SDB:Vendor change update - zypper

So while doing a little reading/research, I found:

This page states:

Allowing Vendor change for selected repositories

You can define a list of repositories having different “vendors” as equivalent by creating a file in the /etc/zypp/vendors.d/ directory with a similar content:

vendors = suse,opensuse,obs://,Packman,
You can find the vendor with YaST (“Versions” tab) or the command line “zypper if <package>”.

  • You can use any file name, but each file in this directory reflects a group of equivalent vendors.

So, I created a file in /etc/zyyp/vendors.d/ called vendors_tw.


vendors = openSUSE:Leap:42.2:Update,Education,Main Repository (NON-OSS),Main Repository (OSS),system:packagemanager,multimedia:apps,Update Repository (Non-Oss),Packman Repository,multimedia:libs

Now this seems to have no effect at all? This is supposed to “allow” zypper to choose the package to update or install from whichever repo has the higher package version number.

The only thing I can think of is the spaces in the repo names?

Any ideas?

Vendor stickiness is not about the repo it is about the packages from the repo. If both Repo A and B have a differing version of a package and you install the version from B updates only come from B even if A has a higher version. Because the package is tagged coming from B. You can force a change for a package with Yast or zypper in somepackage --from A or do a complete change of all packages with zypper dup --from A then all packages that are supported by A will come from and be updated from A


This method isn’t doing away with “vendor stickiness” in general - that’s covered in the next section of the page to which I pointed. I literally quoted from the OpenSuSE documentation. I guess I will again:

You can define a list of repositories having different “vendors” as equivalent by creating a file in the /etc/zypp/vendors.d/ directory…

The point is to create a file with a list of “vendors” that are considered by zypper to be equivalent. So if “vendor A” and “vendor B” are in the same list, whichever vendor has the package with the highest version number gets chosen. That’s the point. This method instructs zypper to consider all the repos you place in the file you create as equal - **Disregarding **stickiness.

I didn’t need the concept of vendor stickiness explained - I was trying to figure out why when I follow the official documentation, things don’t work as they appear they should. I mean, hey, maybe zypper has changed and no longer pays attention to the files within the /etc/zypp/vendor.d/ directory. Or maybe I need to reboot before zypper recognizes changes in it’s config. Or maybe the repo names in the file can’t contain spaces or other weird characters? Any ideas relating to that?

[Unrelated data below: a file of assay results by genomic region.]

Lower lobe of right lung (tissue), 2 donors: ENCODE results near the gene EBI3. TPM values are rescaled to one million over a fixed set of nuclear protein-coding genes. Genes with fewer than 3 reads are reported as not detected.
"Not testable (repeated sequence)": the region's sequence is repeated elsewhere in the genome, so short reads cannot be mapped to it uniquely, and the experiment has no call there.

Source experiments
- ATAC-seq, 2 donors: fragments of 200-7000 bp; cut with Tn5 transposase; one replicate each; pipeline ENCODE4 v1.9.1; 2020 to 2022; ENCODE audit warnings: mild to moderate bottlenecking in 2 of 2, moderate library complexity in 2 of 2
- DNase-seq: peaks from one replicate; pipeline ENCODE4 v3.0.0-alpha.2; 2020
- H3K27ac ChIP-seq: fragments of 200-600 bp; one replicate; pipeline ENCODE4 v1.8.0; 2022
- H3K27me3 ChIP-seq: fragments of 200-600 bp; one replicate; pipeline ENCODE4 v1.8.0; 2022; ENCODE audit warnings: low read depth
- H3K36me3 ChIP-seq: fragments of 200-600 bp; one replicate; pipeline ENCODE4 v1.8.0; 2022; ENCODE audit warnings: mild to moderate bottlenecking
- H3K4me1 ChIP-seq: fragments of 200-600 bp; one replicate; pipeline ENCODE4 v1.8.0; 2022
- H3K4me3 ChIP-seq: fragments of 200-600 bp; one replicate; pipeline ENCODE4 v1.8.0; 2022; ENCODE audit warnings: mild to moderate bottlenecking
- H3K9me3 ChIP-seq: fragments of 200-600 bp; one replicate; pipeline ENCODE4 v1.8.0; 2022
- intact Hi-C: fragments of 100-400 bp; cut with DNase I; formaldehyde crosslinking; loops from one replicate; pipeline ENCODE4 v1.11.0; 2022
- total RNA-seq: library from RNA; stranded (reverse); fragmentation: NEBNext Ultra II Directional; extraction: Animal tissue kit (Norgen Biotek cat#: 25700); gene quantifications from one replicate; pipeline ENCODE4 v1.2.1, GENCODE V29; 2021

Just a guess from me - I can well imagine that spaces could be problematic. Maybe try renaming your repos with ‘_’ character instead, or enclose the affected repo name(s) in the list with single quote perhaps?

Try using the alias instead of the name (because the alias usually doesn’t have spaces).

Good idea. :slight_smile:

My thanks to all that replied! I got rid of the spaces AND the parentheses in the repo names, and that seemed to do the trick. Actually what I did was remove the vendor file I had made. Then I made a new one that was specific to python:

vendors = openSUSE,obs://

then I ran:

sudo zypper up -D

And the procedure acted like I thought it would, it offered to update all python packages in “obs://” that were newer then the packages in “openSUSE”, without asking to change vendor. Or visa-versa, whichever was newer. Will this work with the other repos? We’ll see.

I apologize if I came off a bit abrasive gogalthorp, it wasn’t personal, I can just be a bit, well, abrasive. But I do appreciate the quick feedback!

Thanks for the update. Good to know it’s solved! :slight_smile:

Of course though,
As gogalthorpe stated in his original post,
The <default> behavior is for zypper to update to the latest version no matter which repo the latest is in.

Assuming the added repo always has the latest version, then configuring a vendor change to that repo doesn’t accomplish anything.
But, on the tiny and almost inconceivable chance that the added repo <won’t> have the latest version, then the package won’t be upgraded to the latest available.

Bottom line is that if your objective is to always have the latest available, it’s very unlikely that assigning a vendor change will accomplish that.

IMO doing a vendor change like the common Packman example ensures that applications from that specified source consistently uses the supporting packages from that same source.